Nail your executive summary with this tender writing advice

The executive summary is arguably the most important element of your tender. Amidst the heap of tender submissions on the procurement team’s table, an impactful executive summary can be the difference between an application that gets noticed and one that gets passed over.

Your executive summary should deliver evaluators a concise yet compelling snapshot of your proposal, serving as a window into your grasp of project or service requirements, your approach and the unique value you bring to the table. Imagine it as your written elevator pitch, designed to captivate, persuade, and spark curiosity, encouraging the reader to delve deeper into your tender.

What makes an executive summary stand out?

After years of writing winning tenders, our advice for creating an outstanding executive summary comes down to two pivotal elements:

1. A clear understanding of the potential client’s needs

Your executive summary should go beyond merely acknowledging the requirements in the RFT or RFP. It should reflect a deep understanding of your potential client’s objectives and pain points. The procurement team should be able to instantly recognise that your business not only understands the task at hand but is ideally positioned to execute it to perfection.

But where does this depth come from? Research is key. Delve into the potential client’s recent press releases, media coverage, and for government and public companies, annual reports. These can be gold mines of information, providing crucial insights into financial health, strategic direction, and focus areas. Armed with this knowledge, you can frame your executive summary to speak directly to the client’s core needs – even the ones they didn’t mention in their RFT.

2. Articulating the benefits of choosing your company

One of the best pieces of tender writing advice is to perfect your value proposition. This absolutely crucial – but often overlooked – element is a clear statement that explains how your product or service solves the client’s problems and why they should choose you over your competition. For example, what unique benefits will they enjoy? How will you make their journey smoother, more efficient, or more profitable? These should align directly with their core needs, informed by insights from your research.

How do we write an executive summary?

At Tender Writers, we begin our executive summaries by clearly and simply stating the outcome the potential client is seeking and then explaining how our client’s service or product will help them solve these. This isn’t about boasting; it’s about demonstrating measurable results.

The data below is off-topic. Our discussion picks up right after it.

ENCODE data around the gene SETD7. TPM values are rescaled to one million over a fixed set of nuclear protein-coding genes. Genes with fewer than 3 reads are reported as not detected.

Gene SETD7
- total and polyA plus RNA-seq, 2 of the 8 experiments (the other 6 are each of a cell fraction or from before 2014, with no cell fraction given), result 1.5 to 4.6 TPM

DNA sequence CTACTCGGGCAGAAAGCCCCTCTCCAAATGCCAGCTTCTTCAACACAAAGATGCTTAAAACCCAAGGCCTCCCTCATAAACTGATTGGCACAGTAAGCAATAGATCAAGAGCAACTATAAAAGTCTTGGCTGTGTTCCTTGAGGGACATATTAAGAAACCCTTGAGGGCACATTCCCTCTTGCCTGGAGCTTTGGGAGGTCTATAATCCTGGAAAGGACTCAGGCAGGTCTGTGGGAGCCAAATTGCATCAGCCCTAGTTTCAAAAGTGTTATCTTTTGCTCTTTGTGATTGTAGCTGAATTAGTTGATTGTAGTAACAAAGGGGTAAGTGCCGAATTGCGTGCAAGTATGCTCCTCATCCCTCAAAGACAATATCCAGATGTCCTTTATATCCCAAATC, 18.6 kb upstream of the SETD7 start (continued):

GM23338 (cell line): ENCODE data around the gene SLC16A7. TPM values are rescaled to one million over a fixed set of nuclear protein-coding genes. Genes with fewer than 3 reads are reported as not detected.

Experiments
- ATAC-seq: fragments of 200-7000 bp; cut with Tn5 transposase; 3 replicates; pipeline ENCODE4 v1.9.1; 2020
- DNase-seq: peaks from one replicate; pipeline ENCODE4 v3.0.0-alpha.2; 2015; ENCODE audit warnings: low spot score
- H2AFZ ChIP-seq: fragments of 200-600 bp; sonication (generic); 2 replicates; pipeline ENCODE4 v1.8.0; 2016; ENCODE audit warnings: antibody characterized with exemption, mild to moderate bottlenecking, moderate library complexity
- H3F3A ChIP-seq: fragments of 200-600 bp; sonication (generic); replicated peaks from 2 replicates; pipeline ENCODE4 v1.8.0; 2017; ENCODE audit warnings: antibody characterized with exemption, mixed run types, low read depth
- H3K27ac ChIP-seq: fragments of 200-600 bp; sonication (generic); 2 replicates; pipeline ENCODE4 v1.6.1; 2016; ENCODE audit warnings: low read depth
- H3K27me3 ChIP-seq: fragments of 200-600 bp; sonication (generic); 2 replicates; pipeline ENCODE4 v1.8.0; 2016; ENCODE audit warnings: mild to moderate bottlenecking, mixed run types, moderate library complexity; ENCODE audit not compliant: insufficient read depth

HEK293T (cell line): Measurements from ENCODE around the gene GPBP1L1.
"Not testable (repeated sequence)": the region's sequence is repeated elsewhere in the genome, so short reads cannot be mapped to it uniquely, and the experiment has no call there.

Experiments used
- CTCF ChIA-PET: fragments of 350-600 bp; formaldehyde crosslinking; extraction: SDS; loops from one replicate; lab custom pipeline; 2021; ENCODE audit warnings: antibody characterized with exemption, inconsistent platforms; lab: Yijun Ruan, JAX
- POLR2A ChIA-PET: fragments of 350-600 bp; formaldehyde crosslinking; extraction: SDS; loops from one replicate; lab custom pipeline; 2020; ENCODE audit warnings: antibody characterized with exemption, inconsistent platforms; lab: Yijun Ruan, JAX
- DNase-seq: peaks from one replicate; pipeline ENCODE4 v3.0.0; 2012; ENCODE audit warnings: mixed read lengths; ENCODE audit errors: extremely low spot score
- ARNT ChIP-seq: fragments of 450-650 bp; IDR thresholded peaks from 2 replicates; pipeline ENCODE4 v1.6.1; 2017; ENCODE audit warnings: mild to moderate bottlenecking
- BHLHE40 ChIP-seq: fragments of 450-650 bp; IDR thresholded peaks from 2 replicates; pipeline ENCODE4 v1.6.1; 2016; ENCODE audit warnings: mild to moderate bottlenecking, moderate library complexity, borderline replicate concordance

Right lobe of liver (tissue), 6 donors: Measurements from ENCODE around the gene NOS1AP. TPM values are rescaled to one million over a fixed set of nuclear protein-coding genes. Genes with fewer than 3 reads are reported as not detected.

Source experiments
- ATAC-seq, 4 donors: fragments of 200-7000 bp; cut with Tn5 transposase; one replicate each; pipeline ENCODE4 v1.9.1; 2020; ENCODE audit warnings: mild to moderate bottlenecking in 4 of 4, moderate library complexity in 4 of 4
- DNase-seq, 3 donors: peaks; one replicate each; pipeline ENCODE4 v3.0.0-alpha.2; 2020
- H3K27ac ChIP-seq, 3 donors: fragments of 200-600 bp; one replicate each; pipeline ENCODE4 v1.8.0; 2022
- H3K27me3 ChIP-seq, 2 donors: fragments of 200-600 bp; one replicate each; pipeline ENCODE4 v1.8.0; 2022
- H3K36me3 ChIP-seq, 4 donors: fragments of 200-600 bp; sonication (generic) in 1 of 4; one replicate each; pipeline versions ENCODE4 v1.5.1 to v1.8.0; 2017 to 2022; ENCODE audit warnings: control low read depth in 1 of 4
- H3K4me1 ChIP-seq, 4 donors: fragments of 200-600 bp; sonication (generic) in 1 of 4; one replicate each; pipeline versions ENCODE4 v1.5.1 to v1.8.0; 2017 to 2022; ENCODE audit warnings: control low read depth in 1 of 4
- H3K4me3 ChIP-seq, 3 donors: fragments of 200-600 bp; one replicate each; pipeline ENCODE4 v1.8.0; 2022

We highlight the tangible improvements they can expect – from cost savings, efficiency boosts, to ROI increments. Then, we back up these with evidence by providing examples of other companies that have benefited from our client’s product or service.

You can see examples of executive summaries in tenders here.

Is it best to write the executive summary first or last?

Is it better to write the executive summary first, or last? While there’s no one-size-fits-all answer, the decision often hinges on individual preference and the tender’s nature.

The case for writing it first

For some, laying down the executive summary at the outset provides an opportunity to plan their response and clearly define their value proposition. It then acts as an anchor, keeping you laser-focused on your value proposition and key selling points while you write the rest of the tender response.

The argument for writing it last

Others prefer to wait until they’ve finished writing the rest of their tender when they have a comprehensive understanding of the content. Writing it last can ensure the summary is a true reflection of the tender’s core narrative. This is particularly useful for tenders requiring input from multiple people, whereby key value propositions may be refined during the writing process.

The best of both worlds

Many tender writers find the sweet spot lies in combining both and using an iterative approach. By creating a rough draft of the executive summary to guide the writing process and then looping back and refining it as the tender unfolds, they can ensure it remains a precise and compelling summary of the entire proposal.

Regardless of which approach you prefer, what’s important is the end result. Your executive summary should be more than just a cursory overview or an afterthought; it should be compelling, concise and convincing. Keep these key pillars at the heart of your executive summary and you’re well on your way to making an impactful impression.

Get in touch today for more tender writing advice

If you would like further tender writing advice, head to the contact page or call us on 0448 566 377 or 02 8036 5532. We’re here to steer your tenders towards success!

  • Need help with tender writing?

    Contact us for more information about how we can make your tender successful.

  • This field is for validation purposes and should be left unchanged.

Share This: